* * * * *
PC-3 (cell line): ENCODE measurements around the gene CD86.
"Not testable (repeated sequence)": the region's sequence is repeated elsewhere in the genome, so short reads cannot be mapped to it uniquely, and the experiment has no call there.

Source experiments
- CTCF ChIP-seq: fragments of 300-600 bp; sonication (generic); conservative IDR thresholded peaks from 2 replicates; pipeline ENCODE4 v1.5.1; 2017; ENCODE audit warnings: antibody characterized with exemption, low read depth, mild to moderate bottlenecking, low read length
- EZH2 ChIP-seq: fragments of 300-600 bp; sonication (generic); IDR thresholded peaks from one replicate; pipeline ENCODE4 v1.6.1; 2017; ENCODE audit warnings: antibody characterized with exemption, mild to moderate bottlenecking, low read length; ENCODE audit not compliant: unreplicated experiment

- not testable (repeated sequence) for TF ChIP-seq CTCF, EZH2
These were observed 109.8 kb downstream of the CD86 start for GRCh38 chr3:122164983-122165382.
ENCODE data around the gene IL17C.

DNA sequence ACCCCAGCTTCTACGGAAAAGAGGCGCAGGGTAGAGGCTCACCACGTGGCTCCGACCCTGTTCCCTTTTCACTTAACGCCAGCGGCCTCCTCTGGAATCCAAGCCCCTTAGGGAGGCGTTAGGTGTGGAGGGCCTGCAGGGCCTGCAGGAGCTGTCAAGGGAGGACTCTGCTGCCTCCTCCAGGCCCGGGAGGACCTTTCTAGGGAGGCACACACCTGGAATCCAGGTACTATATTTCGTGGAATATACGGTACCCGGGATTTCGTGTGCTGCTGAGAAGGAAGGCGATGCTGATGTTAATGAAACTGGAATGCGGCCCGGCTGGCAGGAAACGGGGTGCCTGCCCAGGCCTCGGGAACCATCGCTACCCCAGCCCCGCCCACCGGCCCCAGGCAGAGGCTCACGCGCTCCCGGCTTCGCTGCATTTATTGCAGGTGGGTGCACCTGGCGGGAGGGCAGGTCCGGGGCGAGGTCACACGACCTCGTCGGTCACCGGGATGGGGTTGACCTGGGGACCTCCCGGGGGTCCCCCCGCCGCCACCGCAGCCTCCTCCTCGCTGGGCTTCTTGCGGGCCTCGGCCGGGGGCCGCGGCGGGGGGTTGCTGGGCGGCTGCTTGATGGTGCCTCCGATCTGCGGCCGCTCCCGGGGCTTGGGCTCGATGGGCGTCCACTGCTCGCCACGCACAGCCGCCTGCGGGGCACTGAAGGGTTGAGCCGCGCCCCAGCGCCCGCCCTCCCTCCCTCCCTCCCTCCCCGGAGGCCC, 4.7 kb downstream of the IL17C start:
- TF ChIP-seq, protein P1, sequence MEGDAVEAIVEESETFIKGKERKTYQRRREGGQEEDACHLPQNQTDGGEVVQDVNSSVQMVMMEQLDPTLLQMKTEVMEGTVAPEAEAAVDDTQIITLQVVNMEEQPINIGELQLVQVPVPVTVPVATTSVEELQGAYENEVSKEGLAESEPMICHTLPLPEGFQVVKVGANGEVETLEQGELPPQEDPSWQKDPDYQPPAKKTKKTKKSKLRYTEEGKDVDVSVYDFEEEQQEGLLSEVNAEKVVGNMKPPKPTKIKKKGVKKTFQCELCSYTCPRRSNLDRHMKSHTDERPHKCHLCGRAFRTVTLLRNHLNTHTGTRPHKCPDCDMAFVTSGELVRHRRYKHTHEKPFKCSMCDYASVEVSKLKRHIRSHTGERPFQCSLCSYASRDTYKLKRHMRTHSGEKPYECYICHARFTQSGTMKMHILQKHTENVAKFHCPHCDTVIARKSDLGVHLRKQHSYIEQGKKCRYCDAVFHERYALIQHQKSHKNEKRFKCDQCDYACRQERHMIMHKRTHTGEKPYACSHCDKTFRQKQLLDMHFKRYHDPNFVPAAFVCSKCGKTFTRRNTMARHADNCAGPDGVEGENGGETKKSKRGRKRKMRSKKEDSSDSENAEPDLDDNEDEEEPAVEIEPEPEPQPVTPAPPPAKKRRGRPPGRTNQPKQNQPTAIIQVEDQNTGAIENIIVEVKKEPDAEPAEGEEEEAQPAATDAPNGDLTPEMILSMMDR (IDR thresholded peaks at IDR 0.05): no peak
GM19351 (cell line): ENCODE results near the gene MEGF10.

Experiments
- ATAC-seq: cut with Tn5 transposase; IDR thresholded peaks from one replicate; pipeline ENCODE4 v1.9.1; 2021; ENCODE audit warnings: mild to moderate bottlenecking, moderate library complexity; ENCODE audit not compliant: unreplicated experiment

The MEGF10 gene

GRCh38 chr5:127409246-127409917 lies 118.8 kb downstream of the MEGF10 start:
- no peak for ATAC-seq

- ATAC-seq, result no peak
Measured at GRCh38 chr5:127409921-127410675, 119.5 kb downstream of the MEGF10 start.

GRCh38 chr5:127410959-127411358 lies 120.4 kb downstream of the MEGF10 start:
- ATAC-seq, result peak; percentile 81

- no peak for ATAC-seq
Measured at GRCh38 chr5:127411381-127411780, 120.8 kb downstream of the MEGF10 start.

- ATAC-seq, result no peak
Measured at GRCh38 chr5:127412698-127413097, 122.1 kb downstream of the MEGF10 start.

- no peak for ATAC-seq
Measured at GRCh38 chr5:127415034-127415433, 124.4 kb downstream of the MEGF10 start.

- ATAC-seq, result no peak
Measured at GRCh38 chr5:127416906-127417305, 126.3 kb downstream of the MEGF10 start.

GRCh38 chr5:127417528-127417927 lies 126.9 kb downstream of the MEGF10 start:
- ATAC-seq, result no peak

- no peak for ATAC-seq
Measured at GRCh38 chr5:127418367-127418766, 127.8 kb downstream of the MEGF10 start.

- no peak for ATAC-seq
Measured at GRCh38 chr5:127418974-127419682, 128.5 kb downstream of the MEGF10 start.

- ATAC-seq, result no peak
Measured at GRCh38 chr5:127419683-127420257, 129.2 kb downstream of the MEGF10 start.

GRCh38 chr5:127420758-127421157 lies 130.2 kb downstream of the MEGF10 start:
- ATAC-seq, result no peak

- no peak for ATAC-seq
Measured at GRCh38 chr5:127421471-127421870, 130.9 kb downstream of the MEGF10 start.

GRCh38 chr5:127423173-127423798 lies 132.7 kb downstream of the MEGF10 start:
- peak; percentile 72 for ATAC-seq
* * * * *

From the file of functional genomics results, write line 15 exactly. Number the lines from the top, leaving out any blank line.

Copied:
GRCh38 chr5:127409246-127409917 lies 118.8 kb downstream of the MEGF10 start: